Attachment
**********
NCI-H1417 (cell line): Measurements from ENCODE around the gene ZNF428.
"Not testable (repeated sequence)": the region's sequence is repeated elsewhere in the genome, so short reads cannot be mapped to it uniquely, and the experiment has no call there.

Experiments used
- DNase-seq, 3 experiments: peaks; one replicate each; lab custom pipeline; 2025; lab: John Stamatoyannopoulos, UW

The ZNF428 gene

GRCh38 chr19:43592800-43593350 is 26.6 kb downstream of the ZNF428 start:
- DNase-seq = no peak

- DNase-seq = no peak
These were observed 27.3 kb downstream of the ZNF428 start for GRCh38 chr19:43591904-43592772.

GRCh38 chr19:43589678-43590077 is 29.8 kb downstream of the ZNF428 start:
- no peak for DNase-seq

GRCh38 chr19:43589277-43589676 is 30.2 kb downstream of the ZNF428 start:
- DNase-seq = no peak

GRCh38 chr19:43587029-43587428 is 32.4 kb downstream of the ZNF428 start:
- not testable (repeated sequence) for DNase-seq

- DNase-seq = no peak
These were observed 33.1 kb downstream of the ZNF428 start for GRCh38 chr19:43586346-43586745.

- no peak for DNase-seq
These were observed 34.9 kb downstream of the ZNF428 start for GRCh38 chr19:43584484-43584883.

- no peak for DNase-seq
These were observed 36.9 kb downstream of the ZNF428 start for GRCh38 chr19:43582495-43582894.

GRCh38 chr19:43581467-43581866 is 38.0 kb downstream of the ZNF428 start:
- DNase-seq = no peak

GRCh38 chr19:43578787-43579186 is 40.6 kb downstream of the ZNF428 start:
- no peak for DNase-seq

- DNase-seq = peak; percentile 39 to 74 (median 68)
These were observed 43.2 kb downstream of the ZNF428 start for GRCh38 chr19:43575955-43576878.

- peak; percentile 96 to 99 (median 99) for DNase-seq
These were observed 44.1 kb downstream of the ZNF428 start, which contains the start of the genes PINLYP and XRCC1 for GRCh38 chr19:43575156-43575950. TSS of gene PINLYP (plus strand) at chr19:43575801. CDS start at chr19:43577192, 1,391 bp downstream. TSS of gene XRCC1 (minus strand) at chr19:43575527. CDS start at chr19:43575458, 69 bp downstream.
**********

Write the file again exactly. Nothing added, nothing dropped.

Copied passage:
NCI-H1417 (cell line): Measurements from ENCODE around the gene ZNF428.
"Not testable (repeated sequence)": the region's sequence is repeated elsewhere in the genome, so short reads cannot be mapped to it uniquely, and the experiment has no call there.

Experiments used
- DNase-seq, 3 experiments: peaks; one replicate each; lab custom pipeline; 2025; lab: John Stamatoyannopoulos, UW

The ZNF428 gene

GRCh38 chr19:43592800-43593350 is 26.6 kb downstream of the ZNF428 start:
- DNase-seq = no peak

- DNase-seq = no peak
These were observed 27.3 kb downstream of the ZNF428 start for GRCh38 chr19:43591904-43592772.

GRCh38 chr19:43589678-43590077 is 29.8 kb downstream of the ZNF428 start:
- no peak for DNase-seq

GRCh38 chr19:43589277-43589676 is 30.2 kb downstream of the ZNF428 start:
- DNase-seq = no peak

GRCh38 chr19:43587029-43587428 is 32.4 kb downstream of the ZNF428 start:
- not testable (repeated sequence) for DNase-seq

- DNase-seq = no peak
These were observed 33.1 kb downstream of the ZNF428 start for GRCh38 chr19:43586346-43586745.

- no peak for DNase-seq
These were observed 34.9 kb downstream of the ZNF428 start for GRCh38 chr19:43584484-43584883.

- no peak for DNase-seq
These were observed 36.9 kb downstream of the ZNF428 start for GRCh38 chr19:43582495-43582894.

GRCh38 chr19:43581467-43581866 is 38.0 kb downstream of the ZNF428 start:
- DNase-seq = no peak

GRCh38 chr19:43578787-43579186 is 40.6 kb downstream of the ZNF428 start:
- no peak for DNase-seq

- DNase-seq = peak; percentile 39 to 74 (median 68)
These were observed 43.2 kb downstream of the ZNF428 start for GRCh38 chr19:43575955-43576878.

- peak; percentile 96 to 99 (median 99) for DNase-seq
These were observed 44.1 kb downstream of the ZNF428 start, which contains the start of the genes PINLYP and XRCC1 for GRCh38 chr19:43575156-43575950. TSS of gene PINLYP (plus strand) at chr19:43575801. CDS start at chr19:43577192, 1,391 bp downstream. TSS of gene XRCC1 (minus strand) at chr19:43575527. CDS start at chr19:43575458, 69 bp downstream.